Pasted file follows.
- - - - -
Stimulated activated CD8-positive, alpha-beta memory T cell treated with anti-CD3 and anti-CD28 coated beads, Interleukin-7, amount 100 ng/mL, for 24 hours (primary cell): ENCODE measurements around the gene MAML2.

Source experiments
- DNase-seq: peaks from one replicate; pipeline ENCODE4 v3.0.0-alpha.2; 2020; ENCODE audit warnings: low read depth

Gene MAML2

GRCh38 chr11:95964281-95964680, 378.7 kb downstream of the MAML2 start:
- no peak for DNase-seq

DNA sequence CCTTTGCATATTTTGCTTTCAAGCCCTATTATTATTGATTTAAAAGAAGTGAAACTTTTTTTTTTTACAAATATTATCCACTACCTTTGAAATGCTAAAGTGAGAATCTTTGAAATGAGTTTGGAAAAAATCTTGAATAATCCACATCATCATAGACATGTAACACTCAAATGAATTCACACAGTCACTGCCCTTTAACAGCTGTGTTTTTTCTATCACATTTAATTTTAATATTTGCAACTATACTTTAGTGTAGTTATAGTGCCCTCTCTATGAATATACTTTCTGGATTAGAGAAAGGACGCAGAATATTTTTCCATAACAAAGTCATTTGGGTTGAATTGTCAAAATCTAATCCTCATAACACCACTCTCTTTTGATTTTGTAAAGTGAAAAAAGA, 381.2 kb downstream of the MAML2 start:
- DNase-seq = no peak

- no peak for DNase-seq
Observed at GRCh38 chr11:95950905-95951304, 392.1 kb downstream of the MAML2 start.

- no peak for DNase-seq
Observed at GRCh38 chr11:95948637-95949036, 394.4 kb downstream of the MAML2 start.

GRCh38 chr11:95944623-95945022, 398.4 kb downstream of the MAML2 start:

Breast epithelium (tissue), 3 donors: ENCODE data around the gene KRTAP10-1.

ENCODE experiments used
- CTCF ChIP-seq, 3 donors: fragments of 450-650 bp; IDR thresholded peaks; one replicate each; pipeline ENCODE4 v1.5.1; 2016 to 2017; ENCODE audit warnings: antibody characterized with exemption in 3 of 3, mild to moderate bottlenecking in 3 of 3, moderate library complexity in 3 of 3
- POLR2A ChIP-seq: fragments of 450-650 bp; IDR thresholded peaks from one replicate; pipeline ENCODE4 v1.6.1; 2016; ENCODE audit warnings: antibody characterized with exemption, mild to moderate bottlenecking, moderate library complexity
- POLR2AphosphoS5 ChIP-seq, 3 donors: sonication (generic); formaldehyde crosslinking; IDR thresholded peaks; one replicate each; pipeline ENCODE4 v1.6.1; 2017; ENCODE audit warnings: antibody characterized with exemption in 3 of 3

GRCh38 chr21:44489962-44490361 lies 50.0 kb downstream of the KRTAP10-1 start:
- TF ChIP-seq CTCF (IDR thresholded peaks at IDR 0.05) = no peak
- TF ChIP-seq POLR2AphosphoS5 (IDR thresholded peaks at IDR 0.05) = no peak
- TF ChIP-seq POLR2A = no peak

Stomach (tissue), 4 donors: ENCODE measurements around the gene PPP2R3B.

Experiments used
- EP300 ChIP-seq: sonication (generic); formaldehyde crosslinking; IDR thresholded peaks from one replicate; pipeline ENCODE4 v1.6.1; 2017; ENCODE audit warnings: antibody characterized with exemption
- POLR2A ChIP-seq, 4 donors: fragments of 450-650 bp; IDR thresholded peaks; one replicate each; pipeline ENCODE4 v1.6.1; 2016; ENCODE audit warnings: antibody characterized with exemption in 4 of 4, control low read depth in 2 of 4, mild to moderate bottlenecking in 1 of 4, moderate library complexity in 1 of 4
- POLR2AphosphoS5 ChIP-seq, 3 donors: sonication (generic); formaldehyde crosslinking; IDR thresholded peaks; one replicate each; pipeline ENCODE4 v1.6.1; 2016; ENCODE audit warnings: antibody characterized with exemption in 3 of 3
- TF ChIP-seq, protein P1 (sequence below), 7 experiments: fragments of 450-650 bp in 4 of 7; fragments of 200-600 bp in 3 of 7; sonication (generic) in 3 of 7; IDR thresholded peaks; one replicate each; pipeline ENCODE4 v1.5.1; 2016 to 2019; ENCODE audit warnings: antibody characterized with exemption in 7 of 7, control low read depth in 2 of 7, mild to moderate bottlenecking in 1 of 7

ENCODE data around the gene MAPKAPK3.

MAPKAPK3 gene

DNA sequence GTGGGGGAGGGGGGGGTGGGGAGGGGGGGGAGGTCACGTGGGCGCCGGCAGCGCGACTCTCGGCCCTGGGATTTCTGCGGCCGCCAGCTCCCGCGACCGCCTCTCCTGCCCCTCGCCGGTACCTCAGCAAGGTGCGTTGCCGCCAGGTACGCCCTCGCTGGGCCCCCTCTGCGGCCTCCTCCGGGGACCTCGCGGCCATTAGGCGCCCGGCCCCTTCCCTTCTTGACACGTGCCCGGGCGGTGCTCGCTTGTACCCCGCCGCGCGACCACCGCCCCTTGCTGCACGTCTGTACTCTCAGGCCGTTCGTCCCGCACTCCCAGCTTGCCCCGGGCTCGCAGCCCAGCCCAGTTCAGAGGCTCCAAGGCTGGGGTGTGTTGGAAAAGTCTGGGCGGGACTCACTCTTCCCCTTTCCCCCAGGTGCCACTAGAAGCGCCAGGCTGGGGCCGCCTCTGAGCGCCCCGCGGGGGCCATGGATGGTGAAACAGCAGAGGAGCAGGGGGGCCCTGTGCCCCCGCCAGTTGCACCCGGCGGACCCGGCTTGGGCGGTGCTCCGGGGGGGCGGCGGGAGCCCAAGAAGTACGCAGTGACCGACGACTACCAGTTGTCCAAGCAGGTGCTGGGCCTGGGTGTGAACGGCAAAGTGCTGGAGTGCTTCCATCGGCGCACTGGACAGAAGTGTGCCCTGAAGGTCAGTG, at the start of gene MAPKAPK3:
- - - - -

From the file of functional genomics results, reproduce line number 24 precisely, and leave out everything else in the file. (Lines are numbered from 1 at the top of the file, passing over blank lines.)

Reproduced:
Experiments used